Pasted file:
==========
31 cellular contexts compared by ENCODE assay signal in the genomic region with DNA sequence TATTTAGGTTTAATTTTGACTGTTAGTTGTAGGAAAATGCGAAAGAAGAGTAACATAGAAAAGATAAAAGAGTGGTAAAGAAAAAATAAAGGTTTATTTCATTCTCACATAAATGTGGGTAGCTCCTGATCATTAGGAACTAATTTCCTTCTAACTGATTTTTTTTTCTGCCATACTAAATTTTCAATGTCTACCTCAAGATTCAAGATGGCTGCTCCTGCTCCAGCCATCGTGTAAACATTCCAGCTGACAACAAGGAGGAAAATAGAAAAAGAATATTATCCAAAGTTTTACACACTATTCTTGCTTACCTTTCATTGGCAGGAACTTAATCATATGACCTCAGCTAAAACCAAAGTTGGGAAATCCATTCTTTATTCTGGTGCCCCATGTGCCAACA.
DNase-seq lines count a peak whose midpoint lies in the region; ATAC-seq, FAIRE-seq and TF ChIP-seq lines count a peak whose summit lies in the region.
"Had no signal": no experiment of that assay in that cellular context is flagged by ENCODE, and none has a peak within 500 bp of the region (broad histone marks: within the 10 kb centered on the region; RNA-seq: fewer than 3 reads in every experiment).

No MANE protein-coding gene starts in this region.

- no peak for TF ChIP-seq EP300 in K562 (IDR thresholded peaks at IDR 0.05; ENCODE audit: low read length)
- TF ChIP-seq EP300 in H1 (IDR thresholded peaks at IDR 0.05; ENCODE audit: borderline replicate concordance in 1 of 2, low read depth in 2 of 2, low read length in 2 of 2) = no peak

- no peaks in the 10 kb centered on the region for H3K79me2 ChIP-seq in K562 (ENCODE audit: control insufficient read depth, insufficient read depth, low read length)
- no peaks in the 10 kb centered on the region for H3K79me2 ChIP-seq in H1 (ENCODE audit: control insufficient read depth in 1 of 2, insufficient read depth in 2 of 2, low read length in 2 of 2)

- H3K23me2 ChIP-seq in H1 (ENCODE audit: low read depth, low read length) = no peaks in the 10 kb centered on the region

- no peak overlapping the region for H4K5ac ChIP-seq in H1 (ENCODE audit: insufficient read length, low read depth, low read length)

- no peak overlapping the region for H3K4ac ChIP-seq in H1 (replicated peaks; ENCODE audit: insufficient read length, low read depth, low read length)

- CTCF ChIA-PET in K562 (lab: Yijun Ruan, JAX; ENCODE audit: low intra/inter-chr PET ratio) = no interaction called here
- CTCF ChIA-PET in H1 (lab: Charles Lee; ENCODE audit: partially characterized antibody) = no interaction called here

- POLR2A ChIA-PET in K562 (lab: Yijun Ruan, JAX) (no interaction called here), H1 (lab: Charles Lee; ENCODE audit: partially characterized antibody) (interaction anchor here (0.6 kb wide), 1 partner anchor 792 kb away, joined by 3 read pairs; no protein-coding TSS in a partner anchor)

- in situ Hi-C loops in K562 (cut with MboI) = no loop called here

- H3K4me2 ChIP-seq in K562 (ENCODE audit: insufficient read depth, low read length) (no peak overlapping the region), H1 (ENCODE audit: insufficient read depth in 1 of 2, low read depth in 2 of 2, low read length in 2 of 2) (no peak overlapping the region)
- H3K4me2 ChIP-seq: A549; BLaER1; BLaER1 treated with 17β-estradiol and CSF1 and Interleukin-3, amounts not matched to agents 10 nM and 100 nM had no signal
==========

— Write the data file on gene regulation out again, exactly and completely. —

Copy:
31 cellular contexts compared by ENCODE assay signal in the genomic region with DNA sequence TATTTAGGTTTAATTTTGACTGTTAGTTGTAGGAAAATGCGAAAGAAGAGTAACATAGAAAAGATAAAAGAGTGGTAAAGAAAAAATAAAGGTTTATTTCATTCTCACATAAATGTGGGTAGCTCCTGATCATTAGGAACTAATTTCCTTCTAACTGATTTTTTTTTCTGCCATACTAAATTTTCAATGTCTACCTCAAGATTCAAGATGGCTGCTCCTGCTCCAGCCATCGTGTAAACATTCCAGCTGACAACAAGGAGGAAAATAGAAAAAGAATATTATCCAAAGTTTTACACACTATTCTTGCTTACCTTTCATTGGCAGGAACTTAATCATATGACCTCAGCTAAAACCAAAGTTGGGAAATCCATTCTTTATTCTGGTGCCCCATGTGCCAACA.
DNase-seq lines count a peak whose midpoint lies in the region; ATAC-seq, FAIRE-seq and TF ChIP-seq lines count a peak whose summit lies in the region.
"Had no signal": no experiment of that assay in that cellular context is flagged by ENCODE, and none has a peak within 500 bp of the region (broad histone marks: within the 10 kb centered on the region; RNA-seq: fewer than 3 reads in every experiment).

No MANE protein-coding gene starts in this region.

- no peak for TF ChIP-seq EP300 in K562 (IDR thresholded peaks at IDR 0.05; ENCODE audit: low read length)
- TF ChIP-seq EP300 in H1 (IDR thresholded peaks at IDR 0.05; ENCODE audit: borderline replicate concordance in 1 of 2, low read depth in 2 of 2, low read length in 2 of 2) = no peak

- no peaks in the 10 kb centered on the region for H3K79me2 ChIP-seq in K562 (ENCODE audit: control insufficient read depth, insufficient read depth, low read length)
- no peaks in the 10 kb centered on the region for H3K79me2 ChIP-seq in H1 (ENCODE audit: control insufficient read depth in 1 of 2, insufficient read depth in 2 of 2, low read length in 2 of 2)

- H3K23me2 ChIP-seq in H1 (ENCODE audit: low read depth, low read length) = no peaks in the 10 kb centered on the region

- no peak overlapping the region for H4K5ac ChIP-seq in H1 (ENCODE audit: insufficient read length, low read depth, low read length)

- no peak overlapping the region for H3K4ac ChIP-seq in H1 (replicated peaks; ENCODE audit: insufficient read length, low read depth, low read length)

- CTCF ChIA-PET in K562 (lab: Yijun Ruan, JAX; ENCODE audit: low intra/inter-chr PET ratio) = no interaction called here
- CTCF ChIA-PET in H1 (lab: Charles Lee; ENCODE audit: partially characterized antibody) = no interaction called here

- POLR2A ChIA-PET in K562 (lab: Yijun Ruan, JAX) (no interaction called here), H1 (lab: Charles Lee; ENCODE audit: partially characterized antibody) (interaction anchor here (0.6 kb wide), 1 partner anchor 792 kb away, joined by 3 read pairs; no protein-coding TSS in a partner anchor)

- in situ Hi-C loops in K562 (cut with MboI) = no loop called here

- H3K4me2 ChIP-seq in K562 (ENCODE audit: insufficient read depth, low read length) (no peak overlapping the region), H1 (ENCODE audit: insufficient read depth in 1 of 2, low read depth in 2 of 2, low read length in 2 of 2) (no peak overlapping the region)
- H3K4me2 ChIP-seq: A549; BLaER1; BLaER1 treated with 17β-estradiol and CSF1 and Interleukin-3, amounts not matched to agents 10 nM and 100 nM had no signal